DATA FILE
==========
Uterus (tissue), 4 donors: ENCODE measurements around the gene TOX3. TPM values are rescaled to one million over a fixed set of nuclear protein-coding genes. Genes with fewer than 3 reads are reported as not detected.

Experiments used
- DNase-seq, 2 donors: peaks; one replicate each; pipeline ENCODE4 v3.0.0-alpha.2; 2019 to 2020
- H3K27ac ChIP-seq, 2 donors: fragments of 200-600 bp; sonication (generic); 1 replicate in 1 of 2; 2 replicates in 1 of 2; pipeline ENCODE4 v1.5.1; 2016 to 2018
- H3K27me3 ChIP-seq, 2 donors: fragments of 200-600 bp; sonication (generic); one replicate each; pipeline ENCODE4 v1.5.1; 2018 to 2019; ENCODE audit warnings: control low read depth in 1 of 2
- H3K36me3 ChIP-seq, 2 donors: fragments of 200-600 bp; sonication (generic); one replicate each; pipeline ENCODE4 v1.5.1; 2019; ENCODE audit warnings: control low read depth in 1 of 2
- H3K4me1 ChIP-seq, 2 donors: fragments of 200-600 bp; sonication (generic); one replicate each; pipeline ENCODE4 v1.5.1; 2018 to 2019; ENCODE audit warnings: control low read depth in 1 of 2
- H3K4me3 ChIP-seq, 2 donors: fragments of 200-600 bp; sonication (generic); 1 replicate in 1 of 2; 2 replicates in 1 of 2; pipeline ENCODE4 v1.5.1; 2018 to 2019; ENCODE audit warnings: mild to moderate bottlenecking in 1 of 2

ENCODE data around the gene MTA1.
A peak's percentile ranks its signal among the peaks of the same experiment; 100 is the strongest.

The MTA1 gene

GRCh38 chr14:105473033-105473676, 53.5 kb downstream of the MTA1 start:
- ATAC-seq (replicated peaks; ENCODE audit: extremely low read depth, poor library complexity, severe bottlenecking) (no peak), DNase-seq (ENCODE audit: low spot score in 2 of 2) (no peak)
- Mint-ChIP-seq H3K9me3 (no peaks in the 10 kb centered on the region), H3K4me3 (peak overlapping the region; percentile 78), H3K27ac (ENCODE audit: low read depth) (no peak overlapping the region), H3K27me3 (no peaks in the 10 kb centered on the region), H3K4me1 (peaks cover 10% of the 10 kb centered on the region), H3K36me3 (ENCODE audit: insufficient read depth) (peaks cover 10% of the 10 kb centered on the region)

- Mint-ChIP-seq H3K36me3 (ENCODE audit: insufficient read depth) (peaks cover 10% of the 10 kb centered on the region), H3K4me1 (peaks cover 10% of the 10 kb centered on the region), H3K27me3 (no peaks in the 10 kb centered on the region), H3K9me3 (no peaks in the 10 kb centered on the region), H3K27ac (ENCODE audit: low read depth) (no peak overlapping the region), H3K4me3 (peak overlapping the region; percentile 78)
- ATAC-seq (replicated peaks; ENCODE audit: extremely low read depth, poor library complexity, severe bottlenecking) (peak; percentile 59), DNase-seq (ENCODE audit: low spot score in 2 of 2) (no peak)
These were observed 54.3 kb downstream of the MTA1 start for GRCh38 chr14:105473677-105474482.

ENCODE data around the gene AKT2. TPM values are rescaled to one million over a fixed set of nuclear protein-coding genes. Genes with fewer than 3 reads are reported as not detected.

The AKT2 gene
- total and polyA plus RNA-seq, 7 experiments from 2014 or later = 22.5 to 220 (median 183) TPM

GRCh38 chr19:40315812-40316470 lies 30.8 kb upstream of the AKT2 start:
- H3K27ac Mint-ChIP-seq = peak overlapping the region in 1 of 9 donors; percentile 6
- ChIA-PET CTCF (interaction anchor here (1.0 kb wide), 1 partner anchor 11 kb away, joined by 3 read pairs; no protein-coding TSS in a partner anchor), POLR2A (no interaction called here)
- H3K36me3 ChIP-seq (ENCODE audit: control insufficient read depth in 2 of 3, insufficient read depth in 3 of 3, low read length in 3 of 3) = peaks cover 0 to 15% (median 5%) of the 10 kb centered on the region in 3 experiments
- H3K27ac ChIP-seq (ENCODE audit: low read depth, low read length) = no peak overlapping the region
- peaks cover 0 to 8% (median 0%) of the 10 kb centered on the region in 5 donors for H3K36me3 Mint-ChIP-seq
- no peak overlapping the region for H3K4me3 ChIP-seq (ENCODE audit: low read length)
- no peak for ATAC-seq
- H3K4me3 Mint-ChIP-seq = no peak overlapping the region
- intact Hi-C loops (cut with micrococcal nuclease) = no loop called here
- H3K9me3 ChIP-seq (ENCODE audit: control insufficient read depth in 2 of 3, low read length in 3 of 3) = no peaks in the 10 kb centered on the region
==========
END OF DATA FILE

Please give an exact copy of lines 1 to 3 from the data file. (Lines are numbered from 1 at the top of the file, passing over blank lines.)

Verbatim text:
Uterus (tissue), 4 donors: ENCODE measurements around the gene TOX3. TPM values are rescaled to one million over a fixed set of nuclear protein-coding genes. Genes with fewer than 3 reads are reported as not detected.

Experiments used
- DNase-seq, 2 donors: peaks; one replicate each; pipeline ENCODE4 v3.0.0-alpha.2; 2019 to 2020